Today we are lucky to have another very special guest, talented poet, Shirley Ann Cook. And Shirley kicks off our ‘V’ today with her poem Verdun.
Walk as far as you’re allowed.
‘Interdit. Verboten. Forbidden.’
For the earth still yields
a deadly iron harvest.
Stop and gaze around.
You’ll see green undulating hills,
but they were not always there.
A hundred years ago this place was blasted
with explosives and millions of shells.
In their wake a desert terrain
of pockmarks and craters,
brimmed with soldiers’ shattered remains.
Go there today and remember,
those lush mounds shroud a living hell.
Thank you Shirley for allowing us to share your very moving poem, Verdun.
Shirley Anne Cook is a poet and children’s author. She writes poetry for adults and children. Her poems have been published in a wide range of magazines and anthologies and have won or been placed in many competitions. Her first poetry collection, Turning the Map over is available for purchase on Amazon. She is a teacher and lives in Buckinghamshire.
You can find more about Shirley on her website where she has lots more poems you can read and lists her many books written and their availability.
V – Visit
This short little poem is one that I was inspired to write when waking from a dream shortly after I lost my mum.
a dream last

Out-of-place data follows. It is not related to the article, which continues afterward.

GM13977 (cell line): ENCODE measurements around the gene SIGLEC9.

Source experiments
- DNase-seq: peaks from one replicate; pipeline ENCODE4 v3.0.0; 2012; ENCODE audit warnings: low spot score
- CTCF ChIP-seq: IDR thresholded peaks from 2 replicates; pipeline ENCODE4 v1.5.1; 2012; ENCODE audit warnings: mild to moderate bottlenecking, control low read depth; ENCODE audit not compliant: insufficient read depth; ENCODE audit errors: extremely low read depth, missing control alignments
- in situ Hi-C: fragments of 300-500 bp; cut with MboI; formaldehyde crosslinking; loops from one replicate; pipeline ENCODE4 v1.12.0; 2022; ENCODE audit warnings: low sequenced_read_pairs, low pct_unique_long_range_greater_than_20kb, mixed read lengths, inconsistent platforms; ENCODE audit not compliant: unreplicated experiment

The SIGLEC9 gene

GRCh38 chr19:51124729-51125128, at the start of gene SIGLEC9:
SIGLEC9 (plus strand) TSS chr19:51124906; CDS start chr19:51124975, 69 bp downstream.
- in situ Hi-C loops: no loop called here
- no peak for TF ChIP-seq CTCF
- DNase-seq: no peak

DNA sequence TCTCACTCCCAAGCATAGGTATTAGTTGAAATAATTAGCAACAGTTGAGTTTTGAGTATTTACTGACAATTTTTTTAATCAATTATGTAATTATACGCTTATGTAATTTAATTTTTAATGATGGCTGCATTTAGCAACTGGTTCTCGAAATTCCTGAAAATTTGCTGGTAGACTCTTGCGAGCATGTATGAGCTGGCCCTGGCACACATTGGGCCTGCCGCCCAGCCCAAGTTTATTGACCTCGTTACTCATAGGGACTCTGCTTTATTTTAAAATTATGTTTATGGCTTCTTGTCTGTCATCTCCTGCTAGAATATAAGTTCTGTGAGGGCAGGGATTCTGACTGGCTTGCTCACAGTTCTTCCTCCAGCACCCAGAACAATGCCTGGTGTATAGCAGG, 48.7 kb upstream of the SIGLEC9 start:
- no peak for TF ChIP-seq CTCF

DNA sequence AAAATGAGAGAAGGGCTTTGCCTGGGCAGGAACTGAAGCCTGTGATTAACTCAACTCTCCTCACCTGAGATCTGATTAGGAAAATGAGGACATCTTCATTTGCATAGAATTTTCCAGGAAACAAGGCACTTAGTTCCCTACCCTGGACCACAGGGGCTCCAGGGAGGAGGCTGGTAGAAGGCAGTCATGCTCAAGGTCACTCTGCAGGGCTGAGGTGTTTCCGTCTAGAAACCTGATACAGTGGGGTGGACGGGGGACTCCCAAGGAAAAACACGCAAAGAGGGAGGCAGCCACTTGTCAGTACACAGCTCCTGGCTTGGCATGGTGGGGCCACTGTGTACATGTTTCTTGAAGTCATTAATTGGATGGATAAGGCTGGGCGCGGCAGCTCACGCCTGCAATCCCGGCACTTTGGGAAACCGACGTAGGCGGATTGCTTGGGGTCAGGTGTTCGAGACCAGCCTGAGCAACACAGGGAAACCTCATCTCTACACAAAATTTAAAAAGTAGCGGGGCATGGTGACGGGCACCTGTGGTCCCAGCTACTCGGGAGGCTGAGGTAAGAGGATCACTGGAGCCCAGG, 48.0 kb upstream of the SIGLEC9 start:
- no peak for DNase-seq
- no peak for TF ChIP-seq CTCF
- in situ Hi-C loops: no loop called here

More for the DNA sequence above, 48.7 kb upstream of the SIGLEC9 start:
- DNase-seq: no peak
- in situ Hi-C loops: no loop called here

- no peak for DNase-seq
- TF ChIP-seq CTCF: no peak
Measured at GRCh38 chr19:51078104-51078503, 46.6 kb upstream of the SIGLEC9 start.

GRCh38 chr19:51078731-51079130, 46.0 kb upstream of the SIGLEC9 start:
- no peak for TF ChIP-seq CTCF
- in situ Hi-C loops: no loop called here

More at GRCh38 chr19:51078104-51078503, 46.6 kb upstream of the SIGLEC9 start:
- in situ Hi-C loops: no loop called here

night, you came to me
and blew in my ear, I spoke to
you but you never said my name.
I went back to sleep,
A couple of Poetic Terms
Villanelle – A villanelle is ‘a form, usually nineteen lines in length, consisting of five tercets and a quatrain. (John Drury, The Poetry Dictionary)
If you move back to ‘M’ on the A-Z you will find Magnificent Majesty which is a villanelle.
Versification – ‘The art of writing in lines; in particular, the technical aspects of doing so; rhythm and meter, rhyme, enjambment and end-stopping, alliteration and assonance.’ (John Drury, The Poetry Dictionary.)
Verse – ‘In a song, a stanza that has different words whenever the same music recurs.’ (John Drury, the Poetry Dictionary.)
Thank you Shirley and Tricia for sharing these wonderful poems.
Thank you, Maureen
Love the feeling in both of these poems. Verdun makes us remember those who are lost and times that should never be forgotten, no matter the beauty that we now see in the place of where horror once stood, and your own visit poem is just so personal. It tells of the ache we feel when we lose someone so close, their memory lingers but their voices cannot be heard.
Thank you, Anita.